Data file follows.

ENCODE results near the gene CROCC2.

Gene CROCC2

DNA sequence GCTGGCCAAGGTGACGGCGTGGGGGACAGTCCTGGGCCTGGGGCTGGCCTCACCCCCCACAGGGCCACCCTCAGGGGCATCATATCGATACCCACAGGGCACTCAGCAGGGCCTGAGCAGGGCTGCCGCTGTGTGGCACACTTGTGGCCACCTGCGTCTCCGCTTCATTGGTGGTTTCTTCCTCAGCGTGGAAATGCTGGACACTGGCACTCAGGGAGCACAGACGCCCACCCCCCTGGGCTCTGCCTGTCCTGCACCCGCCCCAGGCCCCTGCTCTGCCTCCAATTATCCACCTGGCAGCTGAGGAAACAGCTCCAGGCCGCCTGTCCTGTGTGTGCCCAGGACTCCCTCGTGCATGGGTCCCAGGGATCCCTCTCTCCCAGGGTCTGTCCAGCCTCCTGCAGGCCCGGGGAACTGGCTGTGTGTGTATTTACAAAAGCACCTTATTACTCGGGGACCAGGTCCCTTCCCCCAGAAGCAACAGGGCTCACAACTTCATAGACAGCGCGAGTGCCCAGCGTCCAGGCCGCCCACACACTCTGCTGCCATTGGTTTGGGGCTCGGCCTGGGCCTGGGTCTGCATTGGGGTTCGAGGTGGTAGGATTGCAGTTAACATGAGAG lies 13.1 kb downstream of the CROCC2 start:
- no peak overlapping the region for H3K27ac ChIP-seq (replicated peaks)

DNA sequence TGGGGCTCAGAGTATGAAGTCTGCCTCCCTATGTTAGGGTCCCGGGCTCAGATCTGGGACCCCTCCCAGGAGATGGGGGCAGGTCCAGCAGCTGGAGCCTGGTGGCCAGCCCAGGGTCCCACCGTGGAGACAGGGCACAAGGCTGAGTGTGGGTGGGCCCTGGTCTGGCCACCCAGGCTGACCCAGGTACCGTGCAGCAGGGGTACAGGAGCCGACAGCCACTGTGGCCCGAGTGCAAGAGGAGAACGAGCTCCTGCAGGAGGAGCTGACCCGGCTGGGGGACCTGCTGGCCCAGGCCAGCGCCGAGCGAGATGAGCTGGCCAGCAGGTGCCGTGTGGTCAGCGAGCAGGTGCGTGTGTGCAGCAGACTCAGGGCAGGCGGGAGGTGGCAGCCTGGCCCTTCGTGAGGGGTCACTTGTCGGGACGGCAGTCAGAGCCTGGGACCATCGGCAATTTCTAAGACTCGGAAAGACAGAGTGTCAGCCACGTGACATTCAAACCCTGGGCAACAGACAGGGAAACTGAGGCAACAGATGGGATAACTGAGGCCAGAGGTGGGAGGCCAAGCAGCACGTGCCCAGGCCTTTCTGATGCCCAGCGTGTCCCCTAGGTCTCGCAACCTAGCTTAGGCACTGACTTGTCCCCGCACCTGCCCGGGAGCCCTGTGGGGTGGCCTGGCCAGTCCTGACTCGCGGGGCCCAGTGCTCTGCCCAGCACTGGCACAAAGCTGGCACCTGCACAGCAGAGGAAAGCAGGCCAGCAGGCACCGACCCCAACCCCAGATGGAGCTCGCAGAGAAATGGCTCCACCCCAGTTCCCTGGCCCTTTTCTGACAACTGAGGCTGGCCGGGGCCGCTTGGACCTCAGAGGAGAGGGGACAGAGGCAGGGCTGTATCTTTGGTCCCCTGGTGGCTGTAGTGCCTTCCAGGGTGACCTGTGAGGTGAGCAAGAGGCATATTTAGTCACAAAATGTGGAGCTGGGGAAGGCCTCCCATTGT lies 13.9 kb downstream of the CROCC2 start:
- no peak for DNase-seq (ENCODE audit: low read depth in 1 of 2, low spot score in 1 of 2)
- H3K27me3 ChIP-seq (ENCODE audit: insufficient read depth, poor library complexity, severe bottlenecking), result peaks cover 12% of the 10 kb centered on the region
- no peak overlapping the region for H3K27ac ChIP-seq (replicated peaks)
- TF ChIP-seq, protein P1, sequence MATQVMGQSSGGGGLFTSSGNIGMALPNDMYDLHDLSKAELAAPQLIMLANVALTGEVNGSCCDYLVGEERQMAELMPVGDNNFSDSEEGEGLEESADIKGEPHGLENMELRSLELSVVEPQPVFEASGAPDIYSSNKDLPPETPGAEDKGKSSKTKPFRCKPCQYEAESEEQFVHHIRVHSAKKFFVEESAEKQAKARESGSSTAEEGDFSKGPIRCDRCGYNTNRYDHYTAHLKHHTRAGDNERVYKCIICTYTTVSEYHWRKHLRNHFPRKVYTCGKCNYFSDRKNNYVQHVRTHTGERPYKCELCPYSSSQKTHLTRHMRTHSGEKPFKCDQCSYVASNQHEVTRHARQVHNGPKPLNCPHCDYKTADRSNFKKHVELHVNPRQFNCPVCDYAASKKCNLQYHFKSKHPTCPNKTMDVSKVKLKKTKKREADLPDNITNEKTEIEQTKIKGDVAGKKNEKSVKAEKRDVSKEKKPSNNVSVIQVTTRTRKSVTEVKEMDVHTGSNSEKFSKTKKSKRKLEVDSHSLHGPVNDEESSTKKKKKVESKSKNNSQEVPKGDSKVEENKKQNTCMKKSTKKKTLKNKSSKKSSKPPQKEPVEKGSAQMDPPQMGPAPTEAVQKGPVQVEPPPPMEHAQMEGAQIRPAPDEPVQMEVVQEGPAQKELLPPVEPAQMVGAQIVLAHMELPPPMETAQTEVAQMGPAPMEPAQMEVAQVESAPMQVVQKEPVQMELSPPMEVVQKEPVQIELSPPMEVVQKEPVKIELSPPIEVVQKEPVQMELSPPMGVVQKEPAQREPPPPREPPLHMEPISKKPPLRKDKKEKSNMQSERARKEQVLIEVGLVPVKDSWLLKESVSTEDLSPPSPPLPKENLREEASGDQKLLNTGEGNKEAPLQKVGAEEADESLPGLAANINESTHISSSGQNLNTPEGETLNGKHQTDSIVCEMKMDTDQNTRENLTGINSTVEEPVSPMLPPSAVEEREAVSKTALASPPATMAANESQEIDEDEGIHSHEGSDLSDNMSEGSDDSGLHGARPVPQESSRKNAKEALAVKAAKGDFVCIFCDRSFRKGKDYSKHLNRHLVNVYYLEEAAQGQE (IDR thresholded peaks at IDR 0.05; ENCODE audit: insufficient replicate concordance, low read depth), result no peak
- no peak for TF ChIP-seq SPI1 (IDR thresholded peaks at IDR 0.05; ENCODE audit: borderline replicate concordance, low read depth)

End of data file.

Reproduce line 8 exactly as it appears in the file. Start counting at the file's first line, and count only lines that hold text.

- no peak overlapping the region for H3K27ac ChIP-seq (replicated peaks)